For several decades solar scientists have been hard at work trying to unravel the mysteries of the solar corona. Thanks to a medical x-ray technique known as tomography, scientists are able resolve solar activity in greater detail. By using a new way of processing images, active regions now take on dimensions never foreseen by computer models.
Today Dr. Huw Morgan presented his results to the Royal Astronomical Society National Meeting in Belfast. Using an adapted medical X-ray technique, scientists have produced the first detailed map of the structure of the Sun’s outermost layer, the corona. The application known as tomography uses a series of images taken from many different angles to reconstruct a 3-dimensional map created from direct solar observations.
“This is a breakthrough for scientists trying to understand the corona and the solar wind. We’ve been attempting to apply tomography to the solar corona for more than 30 years but it’s proved very difficult and very inaccurate until now. The new technique that I’ve developed is only in its infancy but shows great potential for areas of research like space weather,” said Dr Morgan, of the University of Aberystwyth.
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The process has not been as easy one, nor is it a new idea. Without images of the coronal far side, researchers were left with only half the data. The near side produces its own difficulties as well, since the outermost areas of the corona are more than a thousand times fainter than the regions near the Sun. This factor introduces huge potential errors to observations. Thanks to Dr. Morgan, his new way of processing coronal images, called Qualitative Solar Rotational Tomography (QSRT), eliminates the steep drop in brightness and associated errors. With the help of SOHO’s LASCO instrument, Dr. Morgan applied the technique to a series of images taken as the Sun’s rotation brings the ‘missing’ areas into view. The result? Full coronal maps that are at least 5 times more detailed than previous tomographical studies of the Sun. And the future may hold far more. Says Morgan:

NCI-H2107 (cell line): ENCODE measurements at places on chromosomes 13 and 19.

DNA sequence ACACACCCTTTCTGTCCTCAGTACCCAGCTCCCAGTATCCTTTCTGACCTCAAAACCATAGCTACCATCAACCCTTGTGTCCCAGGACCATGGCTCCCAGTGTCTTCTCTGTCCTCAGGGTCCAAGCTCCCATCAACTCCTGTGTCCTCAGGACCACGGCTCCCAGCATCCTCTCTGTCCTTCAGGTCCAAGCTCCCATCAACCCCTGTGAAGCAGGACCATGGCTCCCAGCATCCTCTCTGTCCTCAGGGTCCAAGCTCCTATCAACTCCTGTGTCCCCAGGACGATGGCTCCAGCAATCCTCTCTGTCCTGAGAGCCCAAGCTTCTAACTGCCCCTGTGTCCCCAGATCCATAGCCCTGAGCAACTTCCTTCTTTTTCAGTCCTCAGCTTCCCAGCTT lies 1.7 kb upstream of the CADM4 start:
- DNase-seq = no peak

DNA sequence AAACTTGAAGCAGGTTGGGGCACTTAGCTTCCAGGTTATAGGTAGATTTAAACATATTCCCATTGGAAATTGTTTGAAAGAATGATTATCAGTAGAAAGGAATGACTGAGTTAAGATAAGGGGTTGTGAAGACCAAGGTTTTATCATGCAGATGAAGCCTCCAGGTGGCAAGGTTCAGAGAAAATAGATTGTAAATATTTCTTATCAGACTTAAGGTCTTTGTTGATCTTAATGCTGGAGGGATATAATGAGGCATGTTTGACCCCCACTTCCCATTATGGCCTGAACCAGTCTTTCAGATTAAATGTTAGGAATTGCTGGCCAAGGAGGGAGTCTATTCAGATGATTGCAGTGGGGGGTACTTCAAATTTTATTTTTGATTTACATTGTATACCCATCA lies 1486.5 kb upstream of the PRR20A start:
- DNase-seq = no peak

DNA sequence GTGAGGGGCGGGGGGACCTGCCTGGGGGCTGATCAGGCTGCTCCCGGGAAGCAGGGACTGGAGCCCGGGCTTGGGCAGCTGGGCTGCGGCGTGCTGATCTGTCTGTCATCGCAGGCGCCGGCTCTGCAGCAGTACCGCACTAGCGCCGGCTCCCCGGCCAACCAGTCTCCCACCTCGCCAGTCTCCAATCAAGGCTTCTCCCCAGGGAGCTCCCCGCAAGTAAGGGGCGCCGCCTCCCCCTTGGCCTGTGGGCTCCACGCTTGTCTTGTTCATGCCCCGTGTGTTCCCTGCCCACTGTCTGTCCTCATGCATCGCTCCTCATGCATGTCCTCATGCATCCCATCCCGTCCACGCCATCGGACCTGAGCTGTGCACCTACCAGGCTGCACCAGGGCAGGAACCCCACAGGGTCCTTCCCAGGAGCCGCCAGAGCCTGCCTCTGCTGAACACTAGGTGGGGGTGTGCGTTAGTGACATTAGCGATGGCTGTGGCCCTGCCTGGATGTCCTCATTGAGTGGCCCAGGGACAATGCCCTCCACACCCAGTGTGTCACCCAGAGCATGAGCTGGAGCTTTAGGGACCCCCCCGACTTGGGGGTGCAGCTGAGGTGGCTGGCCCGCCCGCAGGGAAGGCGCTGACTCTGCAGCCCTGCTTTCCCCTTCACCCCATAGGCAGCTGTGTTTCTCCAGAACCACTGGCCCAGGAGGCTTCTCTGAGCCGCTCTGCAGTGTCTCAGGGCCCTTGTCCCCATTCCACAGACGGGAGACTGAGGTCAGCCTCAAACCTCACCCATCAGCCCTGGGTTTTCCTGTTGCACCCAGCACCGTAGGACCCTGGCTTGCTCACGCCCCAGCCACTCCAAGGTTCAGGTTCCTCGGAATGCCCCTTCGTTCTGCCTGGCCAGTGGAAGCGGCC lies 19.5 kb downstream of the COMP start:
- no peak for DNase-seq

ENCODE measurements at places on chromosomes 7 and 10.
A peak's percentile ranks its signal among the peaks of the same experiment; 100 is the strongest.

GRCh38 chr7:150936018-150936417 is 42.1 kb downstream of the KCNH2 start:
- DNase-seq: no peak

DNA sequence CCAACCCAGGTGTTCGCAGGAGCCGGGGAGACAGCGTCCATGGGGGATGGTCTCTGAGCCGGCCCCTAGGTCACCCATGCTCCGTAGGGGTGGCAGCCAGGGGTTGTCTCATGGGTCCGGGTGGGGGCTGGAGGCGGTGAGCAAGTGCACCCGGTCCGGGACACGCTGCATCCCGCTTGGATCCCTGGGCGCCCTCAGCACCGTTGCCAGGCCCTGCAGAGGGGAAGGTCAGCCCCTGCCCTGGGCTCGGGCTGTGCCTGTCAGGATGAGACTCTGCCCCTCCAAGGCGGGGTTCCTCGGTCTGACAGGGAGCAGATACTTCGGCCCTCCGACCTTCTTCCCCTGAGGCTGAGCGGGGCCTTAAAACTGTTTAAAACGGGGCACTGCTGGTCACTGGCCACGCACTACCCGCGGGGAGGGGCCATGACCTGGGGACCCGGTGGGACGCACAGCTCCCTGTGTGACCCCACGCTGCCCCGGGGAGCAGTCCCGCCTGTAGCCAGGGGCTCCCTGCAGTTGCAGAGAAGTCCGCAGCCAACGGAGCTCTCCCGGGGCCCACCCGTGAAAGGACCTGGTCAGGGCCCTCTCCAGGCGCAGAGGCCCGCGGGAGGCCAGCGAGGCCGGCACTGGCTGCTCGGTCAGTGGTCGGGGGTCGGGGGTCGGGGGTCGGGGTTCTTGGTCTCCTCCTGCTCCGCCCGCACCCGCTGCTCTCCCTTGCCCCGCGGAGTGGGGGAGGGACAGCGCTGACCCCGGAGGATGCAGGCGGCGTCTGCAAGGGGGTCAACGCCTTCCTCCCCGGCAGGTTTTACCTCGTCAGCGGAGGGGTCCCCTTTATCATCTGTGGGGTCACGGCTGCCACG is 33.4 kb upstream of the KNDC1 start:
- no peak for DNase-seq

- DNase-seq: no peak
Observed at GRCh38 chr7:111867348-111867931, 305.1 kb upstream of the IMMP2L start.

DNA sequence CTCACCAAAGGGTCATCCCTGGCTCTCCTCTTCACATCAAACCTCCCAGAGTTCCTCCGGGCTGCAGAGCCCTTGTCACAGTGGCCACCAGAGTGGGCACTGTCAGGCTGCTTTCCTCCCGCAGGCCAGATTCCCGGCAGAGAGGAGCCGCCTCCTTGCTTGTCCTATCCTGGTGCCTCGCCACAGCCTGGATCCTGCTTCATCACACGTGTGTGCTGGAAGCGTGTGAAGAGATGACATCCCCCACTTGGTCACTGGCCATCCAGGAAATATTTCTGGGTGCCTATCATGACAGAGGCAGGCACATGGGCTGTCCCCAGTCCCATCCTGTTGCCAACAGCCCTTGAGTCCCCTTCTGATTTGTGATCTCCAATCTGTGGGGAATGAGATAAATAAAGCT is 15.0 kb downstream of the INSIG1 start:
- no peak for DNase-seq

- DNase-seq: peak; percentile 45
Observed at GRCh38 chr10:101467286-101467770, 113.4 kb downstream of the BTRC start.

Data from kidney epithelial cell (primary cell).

“I’ve now produced maps of the corona over almost a whole cycle of solar activity, so we can now see in unprecedented detail how structures develop and evolve in three-dimensions. The maps have produced some interesting results: for instance we’ve observed large areas of dense structures when the Sun is most active that are not predicted by current computer models. We’ve also found evidence that inner regions of the corona rotate at different speeds.”
According to the RAS press release, the technique is already being used by scientists at the Institute of Maths and Physics at Aberystwyth University to interpret their radio-wave observations of the solar wind. Dr. Morgan, together with colleagues at the Institute of Astronomy at the University of Hawaii, is also using the maps to interpret ultraviolet observations of the corona. Says Dr. Morgan:
“These maps will also prove useful in the important field of space weather. Explosions at the Sun travel through space and often hit the Earth. These energetic magnetic clouds can disrupt communication, power supplies and be a major health hazard for astronauts and airline pilots. Understanding and predicting these storms is a major goal of solar science. The ability to map the whole 3D structure of the corona is a critical step towards achieving this goal.”